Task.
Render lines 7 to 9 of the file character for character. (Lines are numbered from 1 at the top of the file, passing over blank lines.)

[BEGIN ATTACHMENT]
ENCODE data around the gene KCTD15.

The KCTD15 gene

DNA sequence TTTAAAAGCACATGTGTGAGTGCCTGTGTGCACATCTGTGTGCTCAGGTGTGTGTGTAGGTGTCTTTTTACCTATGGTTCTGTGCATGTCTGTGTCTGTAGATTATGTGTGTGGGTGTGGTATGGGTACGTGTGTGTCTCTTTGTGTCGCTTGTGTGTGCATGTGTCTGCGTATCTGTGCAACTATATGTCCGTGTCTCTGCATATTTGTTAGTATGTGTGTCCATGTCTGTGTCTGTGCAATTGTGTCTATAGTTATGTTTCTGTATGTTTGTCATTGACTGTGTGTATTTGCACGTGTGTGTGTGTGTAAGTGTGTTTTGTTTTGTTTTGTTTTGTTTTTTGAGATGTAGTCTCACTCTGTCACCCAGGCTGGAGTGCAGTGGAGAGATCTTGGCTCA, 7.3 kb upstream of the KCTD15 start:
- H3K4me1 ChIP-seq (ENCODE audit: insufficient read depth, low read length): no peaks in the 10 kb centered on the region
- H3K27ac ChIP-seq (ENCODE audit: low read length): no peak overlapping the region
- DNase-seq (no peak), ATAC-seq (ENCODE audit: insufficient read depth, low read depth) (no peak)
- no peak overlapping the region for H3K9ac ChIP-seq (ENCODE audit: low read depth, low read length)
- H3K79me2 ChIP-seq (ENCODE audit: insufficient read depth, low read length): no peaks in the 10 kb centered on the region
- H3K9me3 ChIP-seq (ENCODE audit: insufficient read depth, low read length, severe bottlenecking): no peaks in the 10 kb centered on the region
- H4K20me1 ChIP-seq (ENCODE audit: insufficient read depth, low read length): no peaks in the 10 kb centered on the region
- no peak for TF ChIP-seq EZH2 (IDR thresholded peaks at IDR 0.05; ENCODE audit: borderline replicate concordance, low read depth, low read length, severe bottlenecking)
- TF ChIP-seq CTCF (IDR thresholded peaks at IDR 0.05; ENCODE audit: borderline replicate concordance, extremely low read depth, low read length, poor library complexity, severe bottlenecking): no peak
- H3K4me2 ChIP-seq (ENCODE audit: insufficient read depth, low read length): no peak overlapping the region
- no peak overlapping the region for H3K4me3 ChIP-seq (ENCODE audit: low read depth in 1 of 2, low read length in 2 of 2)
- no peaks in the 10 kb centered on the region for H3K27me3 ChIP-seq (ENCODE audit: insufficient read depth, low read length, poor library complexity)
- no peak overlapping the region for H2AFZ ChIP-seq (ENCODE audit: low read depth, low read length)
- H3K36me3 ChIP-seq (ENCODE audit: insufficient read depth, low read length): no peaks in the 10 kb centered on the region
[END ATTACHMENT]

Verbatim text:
- no peak overlapping the region for H3K9ac ChIP-seq (ENCODE audit: low read depth, low read length)
- H3K79me2 ChIP-seq (ENCODE audit: insufficient read depth, low read length): no peaks in the 10 kb centered on the region
- H3K9me3 ChIP-seq (ENCODE audit: insufficient read depth, low read length, severe bottlenecking): no peaks in the 10 kb centered on the region